Friday, February 28, 2020

Friday Ramble - Wishful Stirrings

Another winter morning, motes of sunlight scattering like stars in the cold air, snow everywhere, a wind that goes right to the bones and makes a valiant effort to flash freeze one's whole metabolism, the parts not already frozen, that is. Underwhelming to say the least, and I am not alone in my disgruntlement. When I tried to entice Beau into going outside a few minutes ago, he looked into the garden, gave me a filthy look, then turned his back on the door (and me) and trotted back to bed.

At times like these, exotic spices and culinary offerings from faraway places go dancing through one's sconce, clattering their cymbals and shaking their tambourines in the pantry. The opening gambit is an espresso strong enough to walk on and a lovely stack of cookbooks. This morning's selection includes the works below, but others will be added to the pile before I plunk myself down in the Morris chair to sip and ponder and scheme.

An Everlasting Meal: Cooking With Economy and Grace, Tamar Adler
The Heart of the Plate, Mollie Katzen
Six Seasons: A New Way With Vegetables, Joshua McFadden
The Greens Cookbook, Deborah Madison
Arabesque, Claudia Roden
Everyday Greens, Annie Somerville
The Vegetarian Epicure (Vols 1 and 2) Anna Thomas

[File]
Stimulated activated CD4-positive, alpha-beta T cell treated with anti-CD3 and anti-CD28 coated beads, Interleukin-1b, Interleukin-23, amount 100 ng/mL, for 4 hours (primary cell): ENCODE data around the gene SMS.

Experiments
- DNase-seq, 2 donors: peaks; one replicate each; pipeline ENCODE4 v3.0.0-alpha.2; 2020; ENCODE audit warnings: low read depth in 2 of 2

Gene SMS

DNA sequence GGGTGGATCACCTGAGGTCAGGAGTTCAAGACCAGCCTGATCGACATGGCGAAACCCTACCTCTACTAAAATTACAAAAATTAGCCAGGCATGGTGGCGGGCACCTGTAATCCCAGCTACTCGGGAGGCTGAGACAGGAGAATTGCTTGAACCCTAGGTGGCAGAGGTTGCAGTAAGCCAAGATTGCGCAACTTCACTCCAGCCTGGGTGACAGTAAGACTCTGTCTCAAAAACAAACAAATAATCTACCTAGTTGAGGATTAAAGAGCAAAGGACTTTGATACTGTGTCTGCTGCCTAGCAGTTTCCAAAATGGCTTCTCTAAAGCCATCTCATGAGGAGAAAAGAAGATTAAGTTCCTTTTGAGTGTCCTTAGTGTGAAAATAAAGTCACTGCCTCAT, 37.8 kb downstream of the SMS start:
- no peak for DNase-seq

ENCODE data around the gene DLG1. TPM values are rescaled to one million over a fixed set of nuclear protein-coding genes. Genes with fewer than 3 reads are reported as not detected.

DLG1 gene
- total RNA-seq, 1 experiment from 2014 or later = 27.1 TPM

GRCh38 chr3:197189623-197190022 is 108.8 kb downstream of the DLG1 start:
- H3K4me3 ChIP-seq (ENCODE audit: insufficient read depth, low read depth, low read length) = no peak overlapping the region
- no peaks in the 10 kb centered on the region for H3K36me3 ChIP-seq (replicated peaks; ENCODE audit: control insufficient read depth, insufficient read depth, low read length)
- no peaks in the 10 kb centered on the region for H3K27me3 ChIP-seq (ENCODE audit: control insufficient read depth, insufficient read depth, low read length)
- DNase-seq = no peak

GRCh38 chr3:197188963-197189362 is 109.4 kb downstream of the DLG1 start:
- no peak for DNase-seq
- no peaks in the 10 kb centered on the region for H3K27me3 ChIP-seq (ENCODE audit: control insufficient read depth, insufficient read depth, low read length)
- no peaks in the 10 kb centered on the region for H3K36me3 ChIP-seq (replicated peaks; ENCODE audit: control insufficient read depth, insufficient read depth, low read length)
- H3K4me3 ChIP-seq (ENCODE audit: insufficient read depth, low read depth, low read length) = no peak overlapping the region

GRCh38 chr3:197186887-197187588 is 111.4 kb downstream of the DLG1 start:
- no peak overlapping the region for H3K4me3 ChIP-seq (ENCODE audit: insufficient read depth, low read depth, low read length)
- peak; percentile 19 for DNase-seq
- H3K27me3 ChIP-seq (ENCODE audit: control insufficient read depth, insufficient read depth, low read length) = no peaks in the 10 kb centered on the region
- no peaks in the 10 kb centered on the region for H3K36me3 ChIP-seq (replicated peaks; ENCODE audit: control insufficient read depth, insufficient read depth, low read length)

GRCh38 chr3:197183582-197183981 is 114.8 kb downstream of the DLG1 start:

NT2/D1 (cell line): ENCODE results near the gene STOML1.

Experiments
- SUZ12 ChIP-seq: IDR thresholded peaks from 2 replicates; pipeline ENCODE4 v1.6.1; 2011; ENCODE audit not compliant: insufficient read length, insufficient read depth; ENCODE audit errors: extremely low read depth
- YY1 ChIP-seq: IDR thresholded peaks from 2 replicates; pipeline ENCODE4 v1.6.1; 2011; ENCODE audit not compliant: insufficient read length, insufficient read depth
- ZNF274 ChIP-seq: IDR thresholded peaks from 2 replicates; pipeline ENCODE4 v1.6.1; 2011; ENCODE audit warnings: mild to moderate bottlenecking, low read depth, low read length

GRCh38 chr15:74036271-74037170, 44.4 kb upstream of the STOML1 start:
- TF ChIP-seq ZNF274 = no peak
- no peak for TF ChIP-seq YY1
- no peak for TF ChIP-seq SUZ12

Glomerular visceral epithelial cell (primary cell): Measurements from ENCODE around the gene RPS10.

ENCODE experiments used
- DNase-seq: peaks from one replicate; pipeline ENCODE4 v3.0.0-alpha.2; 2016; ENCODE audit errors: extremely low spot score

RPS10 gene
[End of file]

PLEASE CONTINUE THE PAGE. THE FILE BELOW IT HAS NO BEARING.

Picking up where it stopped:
Finding Yourself in the Kitchen, Dana Velden
The Art of Simple Food (Vols 1 and 2), Alice Waters
The Food of Morocco, Paula Wolfert
The Breath of a Wok, Grace Young
Stir-Frying to the Sky's Edge, Grace Young

Rebecca Katz's cookbooks are in a stack of their own. Dipping into them, I savor every mouthwatering recipe and vibrant image. All five are a treasure trove of information on using good food to battle cancer and get through chemotherapy, to maintain a healthy mind and live a long and robust life. They are also a feast for body and soul. On days when I can't stand even looking at food, Rebecca's books delight the eyes and nudge my taste buds back to life.

Whatever comes together in the kitchen this morning, it will be something impromptu and redolent of aromatic spices. My stirrings will likely contain saffron, perhaps a few pomegranate seeds, an anise star or two.

Just seeing a dish of saffron threads always cheers me up, and I wish I had enough hair to tint that fabulous color. For years we cultivated autumn blooming crocuses in our garden and dreamed of harvesting saffron threads, but squirrels love the stuff as much as we do and always make off with the corms. Here I am again, pondering how best to protect the colony of Crocus sativus sleeping under the snow. Barbed wire, an electric fence?  If only I could protect the little dears until they bloom in September...

The day's culinary adventures will conjure sunlight and warmth and comfort.  All three are welcome on a day when one can't wander about with a camera for fear of going base over apex on sneaky ice, and her canine soulmate refuses to go out. There is an element of ritual to this morning's activities - perhaps my saffron threads and wishful stirrings will be noticed by Lady Spring wherever she is hiding. If not, the dazzling reds and oranges and yellows are almost indecently sumptuous, and they make my heart glad.

1 comment:

Tabor said...

I bought some saffron while in the Caribbean, but now wonder if it is true saffron or just some fake red twigs. I saw on a cooking show the other day how we can be duped. Oh, well, some eggplant with a cumen/coriander flair tonight.